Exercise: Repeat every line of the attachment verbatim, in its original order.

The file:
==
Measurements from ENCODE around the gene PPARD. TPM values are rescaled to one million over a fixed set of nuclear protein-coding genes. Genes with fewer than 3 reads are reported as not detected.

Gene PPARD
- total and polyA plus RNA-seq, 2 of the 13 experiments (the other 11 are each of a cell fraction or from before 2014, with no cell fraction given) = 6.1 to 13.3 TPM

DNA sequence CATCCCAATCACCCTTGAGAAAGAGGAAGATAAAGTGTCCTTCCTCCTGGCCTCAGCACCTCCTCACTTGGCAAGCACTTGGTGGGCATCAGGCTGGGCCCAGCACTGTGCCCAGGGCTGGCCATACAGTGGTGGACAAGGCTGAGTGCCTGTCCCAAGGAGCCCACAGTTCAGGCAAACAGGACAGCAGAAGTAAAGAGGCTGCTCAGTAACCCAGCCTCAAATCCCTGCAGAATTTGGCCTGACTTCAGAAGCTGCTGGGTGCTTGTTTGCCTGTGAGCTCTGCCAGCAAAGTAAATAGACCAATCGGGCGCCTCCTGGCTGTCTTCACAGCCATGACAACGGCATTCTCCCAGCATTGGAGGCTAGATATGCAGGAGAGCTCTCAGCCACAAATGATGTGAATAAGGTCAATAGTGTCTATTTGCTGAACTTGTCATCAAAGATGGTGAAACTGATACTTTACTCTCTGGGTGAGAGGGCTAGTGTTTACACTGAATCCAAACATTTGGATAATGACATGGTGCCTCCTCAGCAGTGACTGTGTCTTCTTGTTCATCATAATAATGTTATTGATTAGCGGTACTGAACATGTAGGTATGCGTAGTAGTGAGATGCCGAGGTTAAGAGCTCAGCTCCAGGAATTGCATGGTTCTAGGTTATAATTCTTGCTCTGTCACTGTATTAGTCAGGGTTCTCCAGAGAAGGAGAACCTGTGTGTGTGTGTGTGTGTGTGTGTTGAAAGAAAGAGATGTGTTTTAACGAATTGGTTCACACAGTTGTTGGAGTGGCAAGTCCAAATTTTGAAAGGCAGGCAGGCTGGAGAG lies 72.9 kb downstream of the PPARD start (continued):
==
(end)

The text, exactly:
Measurements from ENCODE around the gene PPARD. TPM values are rescaled to one million over a fixed set of nuclear protein-coding genes. Genes with fewer than 3 reads are reported as not detected.

Gene PPARD
- total and polyA plus RNA-seq, 2 of the 13 experiments (the other 11 are each of a cell fraction or from before 2014, with no cell fraction given) = 6.1 to 13.3 TPM

DNA sequence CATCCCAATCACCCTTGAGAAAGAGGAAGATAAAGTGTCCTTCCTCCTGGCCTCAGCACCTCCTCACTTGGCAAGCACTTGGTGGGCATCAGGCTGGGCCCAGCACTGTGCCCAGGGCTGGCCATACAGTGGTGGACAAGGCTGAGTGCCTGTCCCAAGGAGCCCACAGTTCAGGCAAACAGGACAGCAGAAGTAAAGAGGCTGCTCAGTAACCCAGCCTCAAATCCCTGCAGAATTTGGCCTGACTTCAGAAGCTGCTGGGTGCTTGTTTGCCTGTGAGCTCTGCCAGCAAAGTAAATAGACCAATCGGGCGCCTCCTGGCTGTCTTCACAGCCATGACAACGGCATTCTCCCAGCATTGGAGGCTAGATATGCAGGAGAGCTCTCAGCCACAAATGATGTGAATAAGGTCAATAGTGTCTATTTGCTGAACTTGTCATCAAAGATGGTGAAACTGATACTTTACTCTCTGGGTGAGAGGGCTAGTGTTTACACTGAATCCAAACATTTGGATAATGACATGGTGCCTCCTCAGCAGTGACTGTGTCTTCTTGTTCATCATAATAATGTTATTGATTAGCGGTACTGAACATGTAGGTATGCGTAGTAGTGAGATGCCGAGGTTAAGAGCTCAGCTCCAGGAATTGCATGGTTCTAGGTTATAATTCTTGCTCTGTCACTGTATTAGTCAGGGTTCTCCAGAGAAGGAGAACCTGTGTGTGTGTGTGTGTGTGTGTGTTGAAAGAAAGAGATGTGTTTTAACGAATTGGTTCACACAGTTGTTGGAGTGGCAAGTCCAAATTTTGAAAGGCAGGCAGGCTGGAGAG lies 72.9 kb downstream of the PPARD start (continued):